Pennsylvania

Medical issues encourage families to eat healthy and grow their own food – Daily Local

Last year, Maria Hernandez Cruz, 40, and her family decided to start growing their own food. So, to meet my personal needs, I set up the Cruz Family Little Farm on an acre site in Douglas Building.

“We have some medical problems and are trying to eat a healthy diet,” Cruz said. “We need something that is chemical-free and grows naturally.”

When it comes to planting and harvesting, it’s a family issue.

Azul, the youngest daughter of Maria Hernandez Cruz, helps her choose Tomatillo in the garden. (Photo courtesy of Cruz Family Little Farm)

“I have one grown-up son and three girls,” says Cruz, who has three young daughters at home while her son grows up. “They help me in the garden with chicken, honey and farmers markets.”

Not only do they provide food to their families, they also share eggs, honey, flowers, produce and herbs with the Pottstown Farm Market community.

“Everything I’m talking about is what we share at the table,” she said, referring to customers in the market. “We sell what we eat from the table, so we share it from the table.”

Their motivation to grow and sell things at farmers markets exceeds the profits from sales.

“We don’t make it a profit,” Cruz said. “It’s like teaching people that you can eat healthy with a small fortune. You don’t have to have a lot of acres to eat. You can do it in the backyard — do it everywhere. You can produce healthy and delicious foods. “

Born in Mexico, Cruz moved to Brooklyn, New York at the age of 10. At the age of 24, she moved to Pennsylvania.

“I didn’t like the city, so I always wanted to live in a place where I could grow tomatoes with a backyard,” she said. “I have always loved nature.”

Cuban oregano cultivated at the Cruz Family Little Farm. (Photo courtesy of Cruz Family Little Farm)

Cruz, the main cook at the house of her husband and three daughters, recently enjoys making “pumpkin flower quesadillas” for her family using the flowers that grow on the pumpkin vines.

“We chop them up, fry them with onions and garlic, then grab the tortillas and put the cheese in them,” she said, adding that she uses corn tortillas and mozzarella cheese.

Quesadillas are topped with a green sauce, also known as salsa verde.

“I have a lot of tomatillos right now, so I roast them with jalapenos, blend them with garlic, and then top them with tomatillos,” she said of Kesadilla.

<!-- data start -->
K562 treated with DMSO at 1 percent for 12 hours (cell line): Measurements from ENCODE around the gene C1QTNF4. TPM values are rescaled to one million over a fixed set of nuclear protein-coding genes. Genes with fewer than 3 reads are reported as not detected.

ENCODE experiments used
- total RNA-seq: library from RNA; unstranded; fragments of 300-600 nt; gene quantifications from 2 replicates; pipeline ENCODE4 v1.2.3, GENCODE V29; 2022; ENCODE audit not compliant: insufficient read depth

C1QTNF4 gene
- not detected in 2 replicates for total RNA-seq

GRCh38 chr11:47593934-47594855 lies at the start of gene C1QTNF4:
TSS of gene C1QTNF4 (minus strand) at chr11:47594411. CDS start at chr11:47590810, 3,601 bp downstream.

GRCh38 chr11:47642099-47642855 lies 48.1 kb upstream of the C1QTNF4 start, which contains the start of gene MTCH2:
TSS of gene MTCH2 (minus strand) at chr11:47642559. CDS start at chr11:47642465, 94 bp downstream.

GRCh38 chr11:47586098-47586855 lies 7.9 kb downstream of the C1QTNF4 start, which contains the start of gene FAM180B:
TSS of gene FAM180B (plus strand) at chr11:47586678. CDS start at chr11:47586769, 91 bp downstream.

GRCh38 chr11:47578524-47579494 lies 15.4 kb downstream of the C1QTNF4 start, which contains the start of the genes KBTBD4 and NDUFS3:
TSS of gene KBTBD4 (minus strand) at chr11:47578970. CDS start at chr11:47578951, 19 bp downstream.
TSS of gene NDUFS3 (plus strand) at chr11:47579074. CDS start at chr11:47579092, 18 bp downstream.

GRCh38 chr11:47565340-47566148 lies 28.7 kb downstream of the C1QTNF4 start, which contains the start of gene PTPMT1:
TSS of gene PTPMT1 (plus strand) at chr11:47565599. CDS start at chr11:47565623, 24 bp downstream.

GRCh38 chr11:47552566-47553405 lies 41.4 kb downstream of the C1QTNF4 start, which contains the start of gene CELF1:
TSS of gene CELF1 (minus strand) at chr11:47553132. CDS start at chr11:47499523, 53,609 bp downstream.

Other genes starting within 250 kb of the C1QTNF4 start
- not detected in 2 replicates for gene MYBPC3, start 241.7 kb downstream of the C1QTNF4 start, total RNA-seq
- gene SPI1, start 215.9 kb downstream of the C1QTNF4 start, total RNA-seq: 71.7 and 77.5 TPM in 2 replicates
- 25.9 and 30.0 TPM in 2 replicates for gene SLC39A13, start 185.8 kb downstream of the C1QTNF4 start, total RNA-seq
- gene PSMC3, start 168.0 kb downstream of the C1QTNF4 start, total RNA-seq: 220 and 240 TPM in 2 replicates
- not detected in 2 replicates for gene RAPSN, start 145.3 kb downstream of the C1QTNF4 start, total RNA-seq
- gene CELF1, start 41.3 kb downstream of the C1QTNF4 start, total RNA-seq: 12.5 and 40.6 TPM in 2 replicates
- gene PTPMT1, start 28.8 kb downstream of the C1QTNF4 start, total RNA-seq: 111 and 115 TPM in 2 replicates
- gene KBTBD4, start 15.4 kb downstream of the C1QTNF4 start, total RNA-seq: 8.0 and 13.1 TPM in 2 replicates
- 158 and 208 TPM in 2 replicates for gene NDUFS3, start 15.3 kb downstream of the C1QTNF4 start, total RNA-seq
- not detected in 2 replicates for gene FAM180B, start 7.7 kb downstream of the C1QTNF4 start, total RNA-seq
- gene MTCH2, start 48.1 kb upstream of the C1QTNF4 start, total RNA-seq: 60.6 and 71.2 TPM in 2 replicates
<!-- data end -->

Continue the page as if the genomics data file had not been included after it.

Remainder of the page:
According to Cruz, the family is now looking forward to harvesting sweet potatoes and preparing for autumn desserts. She sometimes makes pumpkins.

“I’m waiting for sweet potatoes, so I can eat roasted potatoes with honey,” she said. “It’s our autumn favorite dish.”

To make it, she washes the sweet potatoes, then cuts them in half and then adds some sweet ingredients.

“I put a little cinnamon and a little sugar on top to make it crunchy,” Cruz said, adding that she uses white sugar, cinnamon, and cinnamon sticks.

After baking the potatoes in a foil-covered casserole dish, the next step is the final touch.

“I take it out, sprinkle it with honey and eat it as a dessert. You can buy your own sweet potatoes, but when you grow yourself, it tastes better.” She said.

A dessert made by adding sugar and cinnamon to roasted pumpkin and sweet potatoes before sprinkling with honey. (Photo courtesy of Cruz Family Little Farm)

In addition to what they grow for their families and farmers markets, the Cruz family sells herbs to the Blue Elephant Restaurant in Pottstown.

“They love rosemary and Cuban oregano,” she said. “They asked me to grow shiso — the Japanese mint they use for sushi.”

The dish that Cruz enjoys making at home with Cuban oregano is chicken oregano.

“Grind oregano with garlic, vinegar and black pepper and marinated chicken in it,” she said, adding that when ground, Cuban oregano forms a pesto-like paste.

Cruz grew up most of his youth in New York City, so given the variety of foods she was exposed to, she likes to work on different styles of cooking.

“I cook Dominicans, Puerto Ricans, Chinese, Mexicans and Italians,” she said. “Whatever my kids want for the day, I make for them.”

Details of Cruz Family Little Farm

Facebook: @cruzfamilylittlefarm

Find them at Pottstown Farm Market

October 2, 16 and 30, 9 am to 1 pm

Smith Plaza, Pottstown

www.pottstownfarm.org

Medical issues encourage families to eat healthy and grow their own food – Daily Local

Source link Medical issues encourage families to eat healthy and grow their own food – Daily Local

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